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Review: Escape the Prison

RATING: 0 Keys          RESULT: Loss          REMAINING: X:XX

This inexcusably awful game succeeds in making players feel like prisoners. Their only desire is to leave this terrible place.


Fortunately for your group, all of the prison’s guards have decided to take a nap for an hour — as they so often do. With this window of opportunity, you and your friends in an adjoining cell work to escape into the guard control room. This would be an easy task if it wasn’t for those pesky algebra problems standing in your way.

Setting aside the absurdity of the presented story, once inside the escape room there’s little about the gameplay that plays into the idea of breaking out of prison. The only exceptions were a fun moment of tossing a key on a string down a hallway to another jail cell, and crawling through a hidden door under a sink. Beyond this, players don’t do much of anything to support the idea that they’re really prisoners breaking out of a prison.


Players are split between two jail cells. One has a box with some string and a key in it. The other has a small sink and a couple of movie posters on the wall. That is all. That is the extent of the scenic. One could almost imagine the rooms looked like this when the space was leased. Upon walking into the empty room I just laughed that “I’m so embarrassed for you” laugh. It was obvious this room had no desire to offer something of value.

One minimal bright spot in the awful thread of scenic were interesting “oil lanterns” we were given to use as our light source in the pitch black jail cells. Blowing into the lantern turned them on, and we got a kick out of playing with them. Nevermind that these would never appear in a jail cell…

Later in the game, players find themselves in the guards’ office. Compared to the jail cells, this room looked amazing. Compared to nearly any other room existing in the real world, it was terrible. There was a hint of a story with some playing cards left on a table as if the guards had left in a hurry. Some ID cards were scattered around. A filing cabinet in a corner. Otherwise, it was plain white walls, office ceiling tiles, and fluorescent lights. One wall had a grid of boxes formed into patterns; a strangely incomprehensible mess. This was meant to be a puzzle of some kind, but we couldn’t figure it out.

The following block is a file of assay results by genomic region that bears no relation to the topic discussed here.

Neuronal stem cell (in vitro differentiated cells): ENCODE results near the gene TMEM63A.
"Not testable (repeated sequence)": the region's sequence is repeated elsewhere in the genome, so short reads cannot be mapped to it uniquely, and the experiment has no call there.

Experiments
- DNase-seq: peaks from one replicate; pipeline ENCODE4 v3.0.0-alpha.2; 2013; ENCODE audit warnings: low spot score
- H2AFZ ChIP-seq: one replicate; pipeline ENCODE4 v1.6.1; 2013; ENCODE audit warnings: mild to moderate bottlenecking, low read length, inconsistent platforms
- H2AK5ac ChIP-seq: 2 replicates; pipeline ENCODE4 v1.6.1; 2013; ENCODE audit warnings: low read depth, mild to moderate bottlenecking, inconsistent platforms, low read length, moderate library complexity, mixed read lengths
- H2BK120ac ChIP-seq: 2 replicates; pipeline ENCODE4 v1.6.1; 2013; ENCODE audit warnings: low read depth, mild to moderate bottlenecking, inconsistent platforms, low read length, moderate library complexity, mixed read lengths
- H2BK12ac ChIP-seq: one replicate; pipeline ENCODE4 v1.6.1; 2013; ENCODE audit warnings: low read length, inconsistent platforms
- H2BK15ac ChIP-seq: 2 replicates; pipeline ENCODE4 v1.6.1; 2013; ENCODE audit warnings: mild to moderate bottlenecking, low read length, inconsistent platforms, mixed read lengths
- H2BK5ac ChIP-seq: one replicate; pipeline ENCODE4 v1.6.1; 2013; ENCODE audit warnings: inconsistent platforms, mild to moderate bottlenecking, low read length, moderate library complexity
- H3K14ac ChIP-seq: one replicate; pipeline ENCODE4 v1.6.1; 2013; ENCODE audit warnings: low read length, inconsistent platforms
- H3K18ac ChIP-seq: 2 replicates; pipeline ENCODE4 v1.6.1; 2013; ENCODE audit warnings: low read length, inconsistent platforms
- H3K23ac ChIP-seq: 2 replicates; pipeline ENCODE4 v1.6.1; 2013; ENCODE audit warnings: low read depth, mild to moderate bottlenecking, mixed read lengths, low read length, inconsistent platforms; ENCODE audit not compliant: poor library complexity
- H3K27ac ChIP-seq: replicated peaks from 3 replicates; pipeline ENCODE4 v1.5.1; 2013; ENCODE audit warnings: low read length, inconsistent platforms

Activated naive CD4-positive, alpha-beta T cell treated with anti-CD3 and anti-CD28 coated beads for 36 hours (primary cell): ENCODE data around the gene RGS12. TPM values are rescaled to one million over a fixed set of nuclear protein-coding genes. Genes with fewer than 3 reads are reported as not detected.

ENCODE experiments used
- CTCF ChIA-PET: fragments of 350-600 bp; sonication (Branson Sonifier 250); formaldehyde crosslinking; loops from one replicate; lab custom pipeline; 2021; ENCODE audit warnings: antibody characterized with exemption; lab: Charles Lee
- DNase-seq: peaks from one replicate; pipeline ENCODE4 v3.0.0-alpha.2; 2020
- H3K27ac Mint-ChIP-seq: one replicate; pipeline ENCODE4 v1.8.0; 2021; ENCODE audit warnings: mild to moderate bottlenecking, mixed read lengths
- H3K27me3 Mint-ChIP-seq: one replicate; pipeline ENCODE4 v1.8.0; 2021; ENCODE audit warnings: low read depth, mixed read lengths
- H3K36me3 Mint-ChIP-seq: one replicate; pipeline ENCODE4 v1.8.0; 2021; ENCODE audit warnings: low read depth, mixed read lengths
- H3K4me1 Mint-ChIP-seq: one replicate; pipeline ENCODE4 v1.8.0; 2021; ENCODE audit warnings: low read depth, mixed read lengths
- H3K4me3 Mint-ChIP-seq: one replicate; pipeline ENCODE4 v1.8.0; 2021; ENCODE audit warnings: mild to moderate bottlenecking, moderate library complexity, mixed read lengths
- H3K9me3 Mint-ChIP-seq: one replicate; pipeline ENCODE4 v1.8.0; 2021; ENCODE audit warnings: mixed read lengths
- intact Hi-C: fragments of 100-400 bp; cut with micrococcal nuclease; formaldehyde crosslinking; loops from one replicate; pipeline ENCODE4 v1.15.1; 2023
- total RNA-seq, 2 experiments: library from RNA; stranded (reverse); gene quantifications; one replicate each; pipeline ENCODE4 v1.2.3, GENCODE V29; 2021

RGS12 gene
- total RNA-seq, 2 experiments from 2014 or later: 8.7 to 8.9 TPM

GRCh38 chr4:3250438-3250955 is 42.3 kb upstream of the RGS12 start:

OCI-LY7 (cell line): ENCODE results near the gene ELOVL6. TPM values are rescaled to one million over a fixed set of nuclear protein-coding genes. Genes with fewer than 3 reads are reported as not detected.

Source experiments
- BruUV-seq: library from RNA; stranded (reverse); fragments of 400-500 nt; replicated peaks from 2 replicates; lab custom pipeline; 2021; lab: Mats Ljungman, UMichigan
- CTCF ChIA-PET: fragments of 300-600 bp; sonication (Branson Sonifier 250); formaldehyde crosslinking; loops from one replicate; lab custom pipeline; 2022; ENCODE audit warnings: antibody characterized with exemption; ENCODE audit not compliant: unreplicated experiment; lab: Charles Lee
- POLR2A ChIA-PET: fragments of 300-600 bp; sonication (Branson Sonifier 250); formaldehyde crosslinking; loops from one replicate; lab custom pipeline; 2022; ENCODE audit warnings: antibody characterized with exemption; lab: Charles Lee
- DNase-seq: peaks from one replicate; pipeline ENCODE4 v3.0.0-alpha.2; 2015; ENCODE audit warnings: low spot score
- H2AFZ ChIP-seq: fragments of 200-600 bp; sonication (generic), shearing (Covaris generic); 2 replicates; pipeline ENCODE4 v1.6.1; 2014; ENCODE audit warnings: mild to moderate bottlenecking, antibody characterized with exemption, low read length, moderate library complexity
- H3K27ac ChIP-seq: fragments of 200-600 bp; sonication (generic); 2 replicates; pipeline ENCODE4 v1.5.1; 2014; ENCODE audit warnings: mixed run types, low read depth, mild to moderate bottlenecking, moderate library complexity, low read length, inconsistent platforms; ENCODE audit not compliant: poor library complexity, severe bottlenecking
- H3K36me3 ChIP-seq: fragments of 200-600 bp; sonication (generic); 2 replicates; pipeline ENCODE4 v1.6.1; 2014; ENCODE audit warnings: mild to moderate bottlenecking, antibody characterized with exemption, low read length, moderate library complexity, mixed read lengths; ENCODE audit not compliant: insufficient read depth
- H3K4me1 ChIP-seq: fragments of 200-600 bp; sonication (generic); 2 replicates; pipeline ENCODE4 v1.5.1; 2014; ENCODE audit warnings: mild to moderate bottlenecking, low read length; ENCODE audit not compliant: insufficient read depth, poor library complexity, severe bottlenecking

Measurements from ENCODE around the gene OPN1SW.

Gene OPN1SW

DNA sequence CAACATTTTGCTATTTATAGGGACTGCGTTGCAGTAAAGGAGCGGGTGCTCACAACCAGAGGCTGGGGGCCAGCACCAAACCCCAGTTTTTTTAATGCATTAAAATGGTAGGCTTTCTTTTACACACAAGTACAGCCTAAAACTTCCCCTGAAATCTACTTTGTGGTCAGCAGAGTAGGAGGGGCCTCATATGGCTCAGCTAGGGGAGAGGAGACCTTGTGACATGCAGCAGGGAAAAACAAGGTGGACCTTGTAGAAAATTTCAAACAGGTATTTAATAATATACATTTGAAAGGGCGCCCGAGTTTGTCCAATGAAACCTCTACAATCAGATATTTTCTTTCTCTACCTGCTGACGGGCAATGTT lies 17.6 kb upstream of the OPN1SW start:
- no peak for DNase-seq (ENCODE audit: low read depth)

Escape the prison only had a handful of puzzles in it. Of those puzzles that weren’t physical tasks, we solved zero without hints. All hints were really more than hints. More like step by step instructions on what to do. It’s not an exaggeration to say this room was created to be impossible for anyone but a savant or the room designer. Even after lengthy explanations on how a couple of puzzles were to be solved we still could not really understand what it was we were expected to do, or they were such logic leaps that we would never have reached the conclusion on our own.

One particularly awful puzzle involved using the information presented in the previously mentioned — and confusing — security office grid chart and combining that with faded blacklight text in one of the cells. The text was so faded that even after combing the walls looking for text it wasn’t until the gamemaster walked in and pointed out the text we could see it. Even with the text revealed, the puzzle turned into a confusing pseudo-algebra problem where players must substitute a symbol system into math equations. It was convoluted, and after a long time of staring at a wall and asking for hints, it became obvious the problem would never be solved.


XRoom was one of the worst venues in Los Angeles. Thankfully it is no longer in operation. Companies that show such a blatant disregard for creating a quality experience should not remain in business. Players who visit a beyond sub-par experience as their first game are unlikely to ever go to another escape room. They’ll walk out with the assumption they aren’t smart enough, or they don’t really like puzzles, or that every game must be like this. The vast majority of players who visit a quality venue as their first experience become hooked and want to keep seeing more. Bad venues are harmful to the industry as a whole.

The gamemaster at the venue was nice and accommodating. He wasn’t the owner and it was obvious as we asked for hints and tried to work through the game that he sympathized with the awful experience we were having. Although that didn’t stop him from trying to upcharge us at the completion of our game to add on more time for a few dollars to try and solve the remaining puzzles. No amount of additional time would have been enough. Maybe if they gave us a life sentence.

Venue Details

Venue:  X Room

Location: San Gabriel, California

Number of Games: 5


Duration: 60 minutes

Capacity: 8 people

Group Type: Public  / You may be paired with strangers.

Cost: This venue has permanently closed.
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